By Lauren Crothers
PHNOM PENH, Cambodia (AA) – An international rights group accused Cambodia’s long-ruling prime minister Tuesday of being involved in the case of six human rights defenders charged with bribing the mistress of an opposition leader.
Human Rights Watch (HRW) said the charges filed Monday are politically motivated and part of a government initiative “to curtail domestic and international human rights monitoring in Cambodia”.
“No one should mistake these prosecutions for anything other than Prime Minister Hun Sen’s effort to undo decades of work by Cambodian groups and the UN to promote the human rights of all Cambodians,” HRW Asia director Brad Adams said Tuesday.
The prosecutor issued charges of bribery at the Phnom Penh Municipal Court against four staff members from local rights group Adhoc, while a United Nations worker and a member of the National Election Committee were charged with being accomplices.
The charges were filed in relation to their assistance to Khom Chandaraty, a woman who recently admitted to having had an affair with deputy opposition leader Kem Sokha.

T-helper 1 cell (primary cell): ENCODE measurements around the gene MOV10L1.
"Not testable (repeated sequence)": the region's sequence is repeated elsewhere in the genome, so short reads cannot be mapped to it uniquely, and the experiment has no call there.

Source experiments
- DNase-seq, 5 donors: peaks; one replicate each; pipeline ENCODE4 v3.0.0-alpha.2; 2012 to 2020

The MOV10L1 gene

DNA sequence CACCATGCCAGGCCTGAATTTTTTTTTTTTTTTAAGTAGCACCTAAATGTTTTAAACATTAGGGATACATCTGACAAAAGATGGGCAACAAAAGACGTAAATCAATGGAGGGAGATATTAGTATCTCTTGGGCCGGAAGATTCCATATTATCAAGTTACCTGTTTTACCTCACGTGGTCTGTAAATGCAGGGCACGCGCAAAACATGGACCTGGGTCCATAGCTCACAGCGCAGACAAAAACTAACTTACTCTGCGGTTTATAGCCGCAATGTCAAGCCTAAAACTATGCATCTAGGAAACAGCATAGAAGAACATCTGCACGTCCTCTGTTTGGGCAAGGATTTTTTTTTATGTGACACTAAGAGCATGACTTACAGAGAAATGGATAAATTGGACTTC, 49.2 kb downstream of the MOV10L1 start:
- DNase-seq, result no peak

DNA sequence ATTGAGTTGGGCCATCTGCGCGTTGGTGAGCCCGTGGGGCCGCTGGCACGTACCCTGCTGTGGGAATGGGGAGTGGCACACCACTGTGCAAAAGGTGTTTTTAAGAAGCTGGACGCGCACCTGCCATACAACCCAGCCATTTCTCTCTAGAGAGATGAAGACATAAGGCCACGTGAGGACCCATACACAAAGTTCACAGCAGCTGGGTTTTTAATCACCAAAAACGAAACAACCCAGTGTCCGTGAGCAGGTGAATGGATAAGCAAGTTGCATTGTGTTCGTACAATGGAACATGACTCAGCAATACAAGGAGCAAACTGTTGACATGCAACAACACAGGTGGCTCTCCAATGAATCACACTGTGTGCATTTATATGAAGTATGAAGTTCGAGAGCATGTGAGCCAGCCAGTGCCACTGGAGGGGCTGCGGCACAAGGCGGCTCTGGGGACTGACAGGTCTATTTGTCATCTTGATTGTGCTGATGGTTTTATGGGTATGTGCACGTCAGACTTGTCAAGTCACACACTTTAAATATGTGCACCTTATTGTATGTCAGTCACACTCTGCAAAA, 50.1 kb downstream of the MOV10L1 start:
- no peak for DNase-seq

On Tuesday, the Phnom Penh Post said the prosecutor had also issued a summons for Sokha to appear for questioning in the case, which centers around leaked phone calls in which the politician talked to a mistress about buying property.
HRW said in a statement that the roles of the six charged did not warrant prosecution.
Adams added that the UN and donors should “publicly reject” the charges because “the human rights defenders aren’t facing an independent, impartial court but a ruling party-controlled judiciary via which the prime minister is determined to send a message that no rights advocate is safe from politically-motivated prosecution”.
An investigative judge will decide whether the charges merit a trial or dismissal.
Council of Ministers spokesman Phay Siphan said he had not seen or heard of the statement, because he “doesn’t pay attention to Human Rights Watch”.
“They just manipulate things and are accusing the prime minister,” he told Anadolu Agency on Tuesday.
“These comments attack the prime minister and CPP [ruling Cambodian People’s Party],” he added. “My question is, did they find any flaw that the court served those people? Forget about where they belong, but look at what they have done.”
He accused the six of allegedly having told Chandaraty to destroy evidence of the affair.
“Cambodia welcomes NGOs to be partners with the government… it doesn’t mean that all members who work for them will obey the law. It’s nonsense,” Siphan said.